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Laws of the Landscape: How Policies Shape Cities in Europe and America (Brookings Metropolitan)by Pietro S. Nivola
Synopses & Reviews
In this book, Pietro S. Nivola raises important questions about the continued suburbanization of America, comparing sprawling U.S. metropolitan areas to compact development patterns in Europe, and taking a hard look at the traditional solutions of U.S. urban policy agenda.
Book News Annotation:
Pointing out that suburban sprawl has been a concern for a long time and affects many countries besides the US, Nivola (governmental studies, Brookings Institution) considers whether it has been induced by the interventions of governments rather than merely long-standing and irreversible market forces, how much of the government intervention has been undesirable, and what changes in public policies make sense at this late date. Like the series in general his analysis is designed to help city officials make policy.
Annotation c. Book News, Inc., Portland, OR (booknews.com)
For decades, concerns have been raised about the consequences of relentless suburban expansion in the United States. But so far, government programs to control urban sprawl have had little effect in slowing it down, much less stopping it. In this book, Pietro S. Nivola raises important questions about the continued suburbanization of America: Is suburban growth just the result of market forces, or have government policies helped induce greater sprawl? How much of the government intervention has been undesirable, and what has been beneficial? And, if suburban growth is to be controlled, what changes in public policies would be not only effective, but practical?Nivola addresses these questions by comparing sprawling U.S. metropolitan areas to compact development patterns in Europe. He contrasts the effects of traditional urban programs, as well as accidental urban policies that have a profound if commonly unrecognized impact on cities, including national tax systems, energy conservation efforts, agricultural supports, and protection from international commerce.Nivola also takes a hard look at the traditional solutions of U.S. urban policy agenda involving core-area reconstruction projects, mass transit investments, smart growth controls, and metropolitan organizational rearrangements, and details the reasons why they often don't work. He concludes by recommending reforms for key U.S. policies--from taxes to transportation to federal regulations--based on the successes and failures of the European experience.Brookings Metropolitan Series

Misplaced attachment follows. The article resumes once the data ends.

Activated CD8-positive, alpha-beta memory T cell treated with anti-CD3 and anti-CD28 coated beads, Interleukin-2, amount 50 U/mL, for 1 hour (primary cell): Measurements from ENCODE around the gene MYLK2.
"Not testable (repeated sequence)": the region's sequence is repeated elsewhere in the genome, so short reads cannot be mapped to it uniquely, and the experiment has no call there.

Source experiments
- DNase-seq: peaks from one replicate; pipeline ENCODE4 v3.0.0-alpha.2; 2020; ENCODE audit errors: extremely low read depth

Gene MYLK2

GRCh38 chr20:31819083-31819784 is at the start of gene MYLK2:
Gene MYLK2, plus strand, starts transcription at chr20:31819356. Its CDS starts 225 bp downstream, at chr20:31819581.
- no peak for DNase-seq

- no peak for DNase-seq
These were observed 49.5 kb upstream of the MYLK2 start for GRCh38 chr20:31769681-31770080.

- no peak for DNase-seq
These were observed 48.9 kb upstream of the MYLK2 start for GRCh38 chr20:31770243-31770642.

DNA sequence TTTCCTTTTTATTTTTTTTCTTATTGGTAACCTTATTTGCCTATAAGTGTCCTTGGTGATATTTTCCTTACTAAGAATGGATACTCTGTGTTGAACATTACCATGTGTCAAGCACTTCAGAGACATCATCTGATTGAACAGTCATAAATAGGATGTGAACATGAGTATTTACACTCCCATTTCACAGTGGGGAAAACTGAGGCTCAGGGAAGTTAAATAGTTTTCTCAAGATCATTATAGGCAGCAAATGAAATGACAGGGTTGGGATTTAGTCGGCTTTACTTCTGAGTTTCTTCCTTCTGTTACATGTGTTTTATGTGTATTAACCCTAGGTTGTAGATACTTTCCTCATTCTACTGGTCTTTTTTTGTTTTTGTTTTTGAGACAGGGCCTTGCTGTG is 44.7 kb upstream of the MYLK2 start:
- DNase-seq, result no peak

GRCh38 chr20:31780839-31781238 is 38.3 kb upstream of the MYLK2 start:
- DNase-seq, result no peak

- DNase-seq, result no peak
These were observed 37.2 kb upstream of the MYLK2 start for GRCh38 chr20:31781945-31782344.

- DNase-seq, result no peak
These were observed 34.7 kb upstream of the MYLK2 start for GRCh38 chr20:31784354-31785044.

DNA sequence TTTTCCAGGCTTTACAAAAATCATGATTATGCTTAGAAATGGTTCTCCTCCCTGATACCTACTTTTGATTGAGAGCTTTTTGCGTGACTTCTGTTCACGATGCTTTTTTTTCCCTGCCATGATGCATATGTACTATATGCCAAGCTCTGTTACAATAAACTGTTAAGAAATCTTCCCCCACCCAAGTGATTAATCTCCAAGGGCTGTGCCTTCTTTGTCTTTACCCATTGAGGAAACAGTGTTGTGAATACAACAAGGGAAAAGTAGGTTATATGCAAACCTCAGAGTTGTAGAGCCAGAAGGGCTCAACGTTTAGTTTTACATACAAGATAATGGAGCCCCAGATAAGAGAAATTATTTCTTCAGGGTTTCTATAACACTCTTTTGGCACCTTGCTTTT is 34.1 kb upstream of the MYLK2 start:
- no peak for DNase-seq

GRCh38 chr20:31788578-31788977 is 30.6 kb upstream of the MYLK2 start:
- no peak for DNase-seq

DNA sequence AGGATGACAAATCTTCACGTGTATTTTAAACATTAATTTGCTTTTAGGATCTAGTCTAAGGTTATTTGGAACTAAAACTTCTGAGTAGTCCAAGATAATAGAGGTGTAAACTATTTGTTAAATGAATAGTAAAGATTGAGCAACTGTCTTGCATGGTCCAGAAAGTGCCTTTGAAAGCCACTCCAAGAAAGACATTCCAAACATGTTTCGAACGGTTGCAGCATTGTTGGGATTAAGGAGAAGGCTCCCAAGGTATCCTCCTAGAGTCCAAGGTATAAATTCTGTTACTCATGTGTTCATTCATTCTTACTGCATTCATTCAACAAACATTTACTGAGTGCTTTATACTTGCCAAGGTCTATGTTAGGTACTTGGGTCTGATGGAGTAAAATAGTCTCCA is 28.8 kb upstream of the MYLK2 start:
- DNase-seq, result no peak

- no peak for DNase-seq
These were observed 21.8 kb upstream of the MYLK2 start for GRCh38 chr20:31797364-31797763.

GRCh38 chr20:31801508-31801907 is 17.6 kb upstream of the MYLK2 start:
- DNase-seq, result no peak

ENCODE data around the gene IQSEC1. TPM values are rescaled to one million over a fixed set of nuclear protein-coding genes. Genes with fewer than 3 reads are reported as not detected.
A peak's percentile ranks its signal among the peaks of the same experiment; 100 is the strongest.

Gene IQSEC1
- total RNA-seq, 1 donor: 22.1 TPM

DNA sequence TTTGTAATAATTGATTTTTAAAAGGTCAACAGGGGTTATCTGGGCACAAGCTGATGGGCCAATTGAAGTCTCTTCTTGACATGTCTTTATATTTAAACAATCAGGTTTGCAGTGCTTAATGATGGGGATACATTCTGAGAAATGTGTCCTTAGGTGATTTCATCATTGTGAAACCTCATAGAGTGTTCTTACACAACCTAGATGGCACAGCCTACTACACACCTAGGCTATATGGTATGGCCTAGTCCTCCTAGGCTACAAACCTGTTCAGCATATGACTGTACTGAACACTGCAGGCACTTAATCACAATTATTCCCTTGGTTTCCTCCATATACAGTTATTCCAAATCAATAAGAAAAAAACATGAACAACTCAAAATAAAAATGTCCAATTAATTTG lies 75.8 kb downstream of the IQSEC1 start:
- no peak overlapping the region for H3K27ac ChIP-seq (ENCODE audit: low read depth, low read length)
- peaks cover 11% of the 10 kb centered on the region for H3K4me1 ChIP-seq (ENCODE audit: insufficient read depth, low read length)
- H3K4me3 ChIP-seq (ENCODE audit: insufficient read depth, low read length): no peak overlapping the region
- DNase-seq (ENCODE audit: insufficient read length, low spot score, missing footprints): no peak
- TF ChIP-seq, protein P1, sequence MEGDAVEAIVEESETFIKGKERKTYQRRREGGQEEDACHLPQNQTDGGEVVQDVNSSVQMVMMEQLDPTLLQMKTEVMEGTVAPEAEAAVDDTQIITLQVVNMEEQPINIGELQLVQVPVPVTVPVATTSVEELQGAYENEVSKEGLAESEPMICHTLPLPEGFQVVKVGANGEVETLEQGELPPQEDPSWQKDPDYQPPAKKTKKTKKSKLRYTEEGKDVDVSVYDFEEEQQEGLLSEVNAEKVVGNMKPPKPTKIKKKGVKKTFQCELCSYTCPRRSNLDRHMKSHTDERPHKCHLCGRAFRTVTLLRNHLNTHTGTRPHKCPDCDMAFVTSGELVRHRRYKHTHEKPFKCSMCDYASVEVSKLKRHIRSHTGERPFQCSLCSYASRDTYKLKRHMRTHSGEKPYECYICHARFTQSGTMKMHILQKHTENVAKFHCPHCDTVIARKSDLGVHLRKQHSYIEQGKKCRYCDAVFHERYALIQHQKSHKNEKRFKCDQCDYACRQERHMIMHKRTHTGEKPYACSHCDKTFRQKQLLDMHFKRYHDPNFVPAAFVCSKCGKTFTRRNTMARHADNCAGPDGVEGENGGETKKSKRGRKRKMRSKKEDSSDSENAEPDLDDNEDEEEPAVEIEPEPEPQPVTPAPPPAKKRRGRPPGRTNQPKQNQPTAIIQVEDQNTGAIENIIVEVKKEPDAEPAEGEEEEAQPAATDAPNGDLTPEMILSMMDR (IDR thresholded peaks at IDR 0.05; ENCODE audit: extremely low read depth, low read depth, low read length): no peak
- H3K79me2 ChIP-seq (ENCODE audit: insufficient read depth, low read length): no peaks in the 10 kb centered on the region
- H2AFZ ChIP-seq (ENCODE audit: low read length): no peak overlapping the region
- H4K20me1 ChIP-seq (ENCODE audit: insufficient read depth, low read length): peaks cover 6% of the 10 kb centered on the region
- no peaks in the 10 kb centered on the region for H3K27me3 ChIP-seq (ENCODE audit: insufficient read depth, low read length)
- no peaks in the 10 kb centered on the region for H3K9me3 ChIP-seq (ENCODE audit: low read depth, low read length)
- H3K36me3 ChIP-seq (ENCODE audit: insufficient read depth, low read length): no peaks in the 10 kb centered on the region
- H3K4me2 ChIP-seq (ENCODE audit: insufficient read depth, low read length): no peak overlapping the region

Table of Contents
1. Introduction — 2. Big and turbulent — 3. The not-so-invisible hand — 4. So what? — 5. Shopworn solutions — 6. Eight suggestions — 7. Summing up.
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